I’m not arguing that Russia is in any way justified to lay claim over Ukraine today. I’m just saying that the Russian history in countries like Ukraine and Belarus is fundamentally different than the Warsaw Pact countries in Central Europe like Hungary and Czechoslovakia that it didn’t occupy until the red army rolled west during WW2.
Jim, Foolish Literalist
The Wikimedia Atlas of Ukraine makes it all look very complicated, especially if one doesn’t consider west vs east (and/or south-east).
Using historical borders to inform what should happen now has all kinds of minefields, of course.
The post-WWII order recognized the firestorm that would happen – again – if the great powers created a system where borders could be changed by force. It’s had lots of problems, but it has prevented major wars in Europe for 75+ years…
@RS in Kyiv: Thanks for weighing in.
@Another Scott: That is what Jen Psaki has been saying for weeks in her daily Press briefings, also.
For what it’s worth, my take is 180 degrees from yours.
I think a big part of what Putin’s goal is to be considered one of the big players again, so he is happy to be having all this attention from the US, as if it gives him and Russia more stature in the world.
@WaterGirl: The Thanatos Gambit.
I think Putin is maneuvering so that as many outcomes as possible lead to something positive for him.
@gwangung: Sorry, that should be The Xanatos Gambit.
Oh, I agree 100% and the solidity of existing borders is largely the reason we have mostly had peace in Europe since WW2 (other than Yugoslavia). And why, for example, Israel and the occupied territories is so problematic.
My sole point is that Ukraine as a former Soviet Republic and former part of the Russian Empire for 250 years (with various borders) is a fundamentally different thing (FROM THE RUSSIAN POINT OF VIEW) to one of the former Warsaw Pact countries like Czechoslovakia which was under Soviet occupation after WW2 but otherwise doesn’t have any historical connection to Russia of any kind.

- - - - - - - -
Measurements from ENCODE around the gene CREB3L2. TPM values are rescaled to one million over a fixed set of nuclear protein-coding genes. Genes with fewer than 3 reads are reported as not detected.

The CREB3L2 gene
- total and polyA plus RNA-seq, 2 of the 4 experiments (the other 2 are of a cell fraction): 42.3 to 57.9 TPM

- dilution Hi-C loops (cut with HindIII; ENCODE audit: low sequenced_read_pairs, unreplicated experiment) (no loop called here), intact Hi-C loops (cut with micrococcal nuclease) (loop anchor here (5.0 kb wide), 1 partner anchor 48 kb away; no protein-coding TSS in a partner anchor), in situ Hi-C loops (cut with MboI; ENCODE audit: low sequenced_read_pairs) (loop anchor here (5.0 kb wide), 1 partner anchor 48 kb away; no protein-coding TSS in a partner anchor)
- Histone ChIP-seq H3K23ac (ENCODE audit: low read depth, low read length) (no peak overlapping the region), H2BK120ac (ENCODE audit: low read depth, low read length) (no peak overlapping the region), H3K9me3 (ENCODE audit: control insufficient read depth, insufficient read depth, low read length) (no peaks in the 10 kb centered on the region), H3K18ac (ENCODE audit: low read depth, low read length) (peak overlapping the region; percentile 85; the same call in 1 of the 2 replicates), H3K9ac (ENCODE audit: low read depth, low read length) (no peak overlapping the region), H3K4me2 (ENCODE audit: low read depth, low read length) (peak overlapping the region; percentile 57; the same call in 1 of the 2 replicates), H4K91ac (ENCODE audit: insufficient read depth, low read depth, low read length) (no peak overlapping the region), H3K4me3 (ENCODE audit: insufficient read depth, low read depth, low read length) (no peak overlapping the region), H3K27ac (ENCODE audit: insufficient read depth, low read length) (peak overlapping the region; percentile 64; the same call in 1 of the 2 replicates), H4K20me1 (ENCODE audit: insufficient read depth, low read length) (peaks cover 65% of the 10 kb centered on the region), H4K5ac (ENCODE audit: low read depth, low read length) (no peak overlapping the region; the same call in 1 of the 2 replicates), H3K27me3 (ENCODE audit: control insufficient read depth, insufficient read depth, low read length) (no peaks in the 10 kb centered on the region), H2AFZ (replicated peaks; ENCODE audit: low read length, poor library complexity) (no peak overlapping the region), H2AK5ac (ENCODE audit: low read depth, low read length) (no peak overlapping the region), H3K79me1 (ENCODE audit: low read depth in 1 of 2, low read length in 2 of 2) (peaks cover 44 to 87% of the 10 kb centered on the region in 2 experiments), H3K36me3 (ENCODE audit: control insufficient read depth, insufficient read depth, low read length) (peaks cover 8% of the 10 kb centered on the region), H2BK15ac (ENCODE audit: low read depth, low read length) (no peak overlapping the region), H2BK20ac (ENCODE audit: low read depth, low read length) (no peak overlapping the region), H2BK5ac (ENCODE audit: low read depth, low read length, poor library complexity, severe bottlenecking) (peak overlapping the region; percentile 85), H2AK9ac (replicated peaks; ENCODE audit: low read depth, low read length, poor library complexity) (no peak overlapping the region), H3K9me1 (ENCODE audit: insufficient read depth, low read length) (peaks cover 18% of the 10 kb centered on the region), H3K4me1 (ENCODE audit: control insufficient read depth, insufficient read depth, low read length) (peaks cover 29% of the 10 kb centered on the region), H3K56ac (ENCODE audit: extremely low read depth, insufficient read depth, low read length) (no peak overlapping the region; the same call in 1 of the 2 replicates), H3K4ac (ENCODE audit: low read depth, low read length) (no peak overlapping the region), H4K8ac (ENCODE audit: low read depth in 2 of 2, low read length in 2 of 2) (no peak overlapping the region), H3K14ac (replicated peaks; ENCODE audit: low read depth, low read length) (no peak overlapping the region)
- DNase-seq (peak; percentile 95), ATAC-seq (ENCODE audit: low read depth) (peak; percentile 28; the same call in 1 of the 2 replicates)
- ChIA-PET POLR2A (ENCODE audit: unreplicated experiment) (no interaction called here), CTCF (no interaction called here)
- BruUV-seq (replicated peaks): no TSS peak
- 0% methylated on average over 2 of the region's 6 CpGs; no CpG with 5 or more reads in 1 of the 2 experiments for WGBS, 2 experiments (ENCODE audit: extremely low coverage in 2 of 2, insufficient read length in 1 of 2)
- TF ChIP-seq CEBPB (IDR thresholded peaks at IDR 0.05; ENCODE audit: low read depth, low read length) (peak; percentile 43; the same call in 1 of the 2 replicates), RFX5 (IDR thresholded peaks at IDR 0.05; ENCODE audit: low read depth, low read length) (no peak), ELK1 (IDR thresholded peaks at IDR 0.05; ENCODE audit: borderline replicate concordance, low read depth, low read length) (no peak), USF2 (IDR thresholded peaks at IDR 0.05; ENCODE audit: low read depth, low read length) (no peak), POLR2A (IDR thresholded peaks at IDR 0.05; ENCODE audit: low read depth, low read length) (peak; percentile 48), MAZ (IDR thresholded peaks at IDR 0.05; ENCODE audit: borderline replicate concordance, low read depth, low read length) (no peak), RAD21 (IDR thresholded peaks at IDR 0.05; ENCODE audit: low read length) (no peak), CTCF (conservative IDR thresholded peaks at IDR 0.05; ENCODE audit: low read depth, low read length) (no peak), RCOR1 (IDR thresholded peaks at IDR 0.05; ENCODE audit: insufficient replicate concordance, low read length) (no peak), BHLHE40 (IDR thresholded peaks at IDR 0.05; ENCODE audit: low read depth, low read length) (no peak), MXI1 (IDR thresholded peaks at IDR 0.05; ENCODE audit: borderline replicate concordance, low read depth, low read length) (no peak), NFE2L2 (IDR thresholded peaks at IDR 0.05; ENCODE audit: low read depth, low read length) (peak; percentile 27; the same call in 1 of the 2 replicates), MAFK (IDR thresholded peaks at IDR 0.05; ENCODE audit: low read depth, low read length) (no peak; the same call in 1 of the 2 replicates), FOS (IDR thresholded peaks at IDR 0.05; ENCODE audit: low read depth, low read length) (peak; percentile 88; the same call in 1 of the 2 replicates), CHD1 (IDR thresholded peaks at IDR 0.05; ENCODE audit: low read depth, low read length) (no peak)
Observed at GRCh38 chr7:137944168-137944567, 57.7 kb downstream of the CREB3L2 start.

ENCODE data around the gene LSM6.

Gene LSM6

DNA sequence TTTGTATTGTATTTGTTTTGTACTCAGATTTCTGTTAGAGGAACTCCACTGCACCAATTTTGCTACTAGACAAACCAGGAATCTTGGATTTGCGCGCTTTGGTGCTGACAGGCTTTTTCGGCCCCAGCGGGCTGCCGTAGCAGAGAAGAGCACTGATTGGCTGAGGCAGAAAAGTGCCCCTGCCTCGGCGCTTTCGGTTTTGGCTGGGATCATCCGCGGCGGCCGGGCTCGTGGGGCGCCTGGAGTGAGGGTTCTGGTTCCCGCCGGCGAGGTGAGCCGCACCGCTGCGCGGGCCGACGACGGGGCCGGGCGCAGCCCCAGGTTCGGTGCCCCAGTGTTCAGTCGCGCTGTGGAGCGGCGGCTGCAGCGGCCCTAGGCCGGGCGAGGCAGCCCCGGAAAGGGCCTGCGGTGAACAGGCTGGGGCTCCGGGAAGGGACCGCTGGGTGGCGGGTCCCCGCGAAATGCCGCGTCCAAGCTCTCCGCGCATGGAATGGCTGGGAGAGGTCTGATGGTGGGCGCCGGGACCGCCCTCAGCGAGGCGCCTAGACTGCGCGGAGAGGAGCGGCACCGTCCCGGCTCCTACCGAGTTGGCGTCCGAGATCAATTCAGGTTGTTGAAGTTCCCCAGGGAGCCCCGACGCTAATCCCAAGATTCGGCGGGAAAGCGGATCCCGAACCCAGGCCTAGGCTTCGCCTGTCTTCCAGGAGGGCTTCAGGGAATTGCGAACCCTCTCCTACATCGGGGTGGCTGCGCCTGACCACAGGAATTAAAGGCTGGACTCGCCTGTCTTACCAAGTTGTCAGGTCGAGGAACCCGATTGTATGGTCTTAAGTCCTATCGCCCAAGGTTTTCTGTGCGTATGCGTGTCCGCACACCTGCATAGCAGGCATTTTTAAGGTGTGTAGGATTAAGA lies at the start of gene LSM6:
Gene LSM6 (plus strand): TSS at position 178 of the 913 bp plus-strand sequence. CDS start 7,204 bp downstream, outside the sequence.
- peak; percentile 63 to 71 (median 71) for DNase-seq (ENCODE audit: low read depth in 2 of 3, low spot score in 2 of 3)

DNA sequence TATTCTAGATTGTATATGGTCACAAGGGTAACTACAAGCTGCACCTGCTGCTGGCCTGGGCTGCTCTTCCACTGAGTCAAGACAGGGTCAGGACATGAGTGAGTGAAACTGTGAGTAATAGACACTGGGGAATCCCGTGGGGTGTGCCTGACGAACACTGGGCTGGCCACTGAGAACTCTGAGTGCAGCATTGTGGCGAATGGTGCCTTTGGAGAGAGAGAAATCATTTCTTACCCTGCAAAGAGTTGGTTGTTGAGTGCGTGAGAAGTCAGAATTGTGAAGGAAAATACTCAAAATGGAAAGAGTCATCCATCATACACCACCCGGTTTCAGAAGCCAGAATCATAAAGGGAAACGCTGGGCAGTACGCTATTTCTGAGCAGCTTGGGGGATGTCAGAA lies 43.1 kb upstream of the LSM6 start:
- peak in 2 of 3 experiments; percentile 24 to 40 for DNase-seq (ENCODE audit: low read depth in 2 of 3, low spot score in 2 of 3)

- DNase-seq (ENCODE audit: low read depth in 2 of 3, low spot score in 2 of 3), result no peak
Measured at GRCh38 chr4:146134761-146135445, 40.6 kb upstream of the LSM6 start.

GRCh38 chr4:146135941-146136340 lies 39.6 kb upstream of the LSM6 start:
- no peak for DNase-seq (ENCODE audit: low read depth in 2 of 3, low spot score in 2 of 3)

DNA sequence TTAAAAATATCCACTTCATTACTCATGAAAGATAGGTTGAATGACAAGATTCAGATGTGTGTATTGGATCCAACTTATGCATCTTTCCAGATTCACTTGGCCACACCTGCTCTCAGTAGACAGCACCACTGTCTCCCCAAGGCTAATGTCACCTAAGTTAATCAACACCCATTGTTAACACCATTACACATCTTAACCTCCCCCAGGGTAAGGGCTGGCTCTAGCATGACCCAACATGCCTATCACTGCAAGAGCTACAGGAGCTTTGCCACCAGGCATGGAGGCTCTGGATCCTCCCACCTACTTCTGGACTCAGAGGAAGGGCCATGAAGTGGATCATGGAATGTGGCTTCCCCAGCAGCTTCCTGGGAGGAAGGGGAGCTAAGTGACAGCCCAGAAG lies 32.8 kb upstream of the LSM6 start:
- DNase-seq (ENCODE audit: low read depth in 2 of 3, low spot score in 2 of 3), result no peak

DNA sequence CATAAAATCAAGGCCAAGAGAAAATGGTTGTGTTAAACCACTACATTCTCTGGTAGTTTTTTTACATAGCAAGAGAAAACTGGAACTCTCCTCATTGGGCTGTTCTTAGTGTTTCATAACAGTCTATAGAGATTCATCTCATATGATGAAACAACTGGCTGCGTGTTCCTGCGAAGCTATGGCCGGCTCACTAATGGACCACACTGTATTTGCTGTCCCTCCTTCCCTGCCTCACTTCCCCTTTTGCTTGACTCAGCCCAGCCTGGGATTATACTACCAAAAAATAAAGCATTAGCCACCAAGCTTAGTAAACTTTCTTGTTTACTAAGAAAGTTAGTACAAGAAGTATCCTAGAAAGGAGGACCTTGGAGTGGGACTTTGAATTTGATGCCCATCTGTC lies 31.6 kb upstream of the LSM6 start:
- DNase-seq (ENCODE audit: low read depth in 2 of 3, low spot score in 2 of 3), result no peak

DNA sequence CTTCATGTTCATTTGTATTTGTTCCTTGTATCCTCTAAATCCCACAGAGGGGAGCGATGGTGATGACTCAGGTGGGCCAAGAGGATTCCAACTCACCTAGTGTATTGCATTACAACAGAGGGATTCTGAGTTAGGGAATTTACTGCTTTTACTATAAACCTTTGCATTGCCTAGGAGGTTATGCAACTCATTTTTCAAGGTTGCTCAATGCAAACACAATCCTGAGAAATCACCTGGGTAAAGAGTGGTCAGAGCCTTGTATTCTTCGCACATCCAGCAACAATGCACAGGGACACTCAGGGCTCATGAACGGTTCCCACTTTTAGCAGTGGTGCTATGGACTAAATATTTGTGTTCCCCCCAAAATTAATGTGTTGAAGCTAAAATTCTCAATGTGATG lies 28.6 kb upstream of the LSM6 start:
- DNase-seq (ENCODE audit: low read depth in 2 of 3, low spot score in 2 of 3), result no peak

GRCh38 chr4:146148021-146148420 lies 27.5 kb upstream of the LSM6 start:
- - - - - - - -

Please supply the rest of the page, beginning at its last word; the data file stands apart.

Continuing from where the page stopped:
In other words, NATO expansion into the Czech Republic is different than NATO expansion into Ukraine. One was never Russian territory or a Russian ally or satellite other than under Soviet occupation. The other was for much of the past 250 years.
It is kind of like comparing Puerto Rico to Venezuela although the comparison isn’t obviously 100%. But the US interest in Puerto Rico is much deeper than it is in Venezuela.
@gwangung: It’s scary how much of a time sink that place is!
@Kent: The point people are making is that a big chunk of Ukraine used to be part of Austria-Hungary, and wasn’t incorporated into the Soviet Union until WWII or after – specifically, the part of Galicia that is in the Ukraine now wasn’t annexed until the Polish border was shifted after WWII, and Sub-Carpathian Ruthenia, which was part of Czechoslovakia for 20 years, before being snagged by the Hungarians after the Nazis invaded, and in turn being swallowed up by the Soviet Union and attached to Ukraine in 1945.
The broader point is that the historical basis for a region being considered part of the Russian or Soviet empire is irrelevant to Putin; if it’s close to Russia, and he thinks he can take it, or make it subservient, he will.
@gwangung: That makes a lot of sense. thanks
That’s it in a nutshell. Putin shares a lot of traits with the dumpster.
My grandfather left the villiage of Potok Zoloty, about 90 miles from Lviv in around 1910. On his entrance documents, he listed his country of origin as “austria” since it was then a part of the Hapsburg empire. Between 1918 -20 or so it was on the edge of the russian civil war. In around 1920 it became a part of Poland. In 1939 it was absorbed into the USSR, when the USSR and Germany “absorbed” Poland. In 1941 it was conquered by Nazi Germany. In 1943 or so, it was reconquered by the USSR. In 1991 it became a part of the country of Ukraine.
@Kent: Ukrainians have been around, in one form or another, for millennia. Our association with Muscovy is fairly recent, and dates to the Treaty of Pereyaslav of 1654 when the Ukrainian hetman allied himself to the tsar to fight together agains the Polish Lithuanian commonwealth.
Unfortunately what was supposed to be a military alliance became Muscovy’s permanent hegemonic claim on Ukraine.
Prior to that time Ukraine was more integrated into Europe, allying and fighting with other European nations. Since then we’ve been fighting Russia again and again to be rid of their rule.
@pajaro: My Greek paternal grandfather was from Athens but apparently came to the USA with a Turkish papers. My father’s step-father’s family came from somewhere in Austria-Hungary too.
European borders have been all over the place, and have often had nothing to do with the nations of people living there. :-)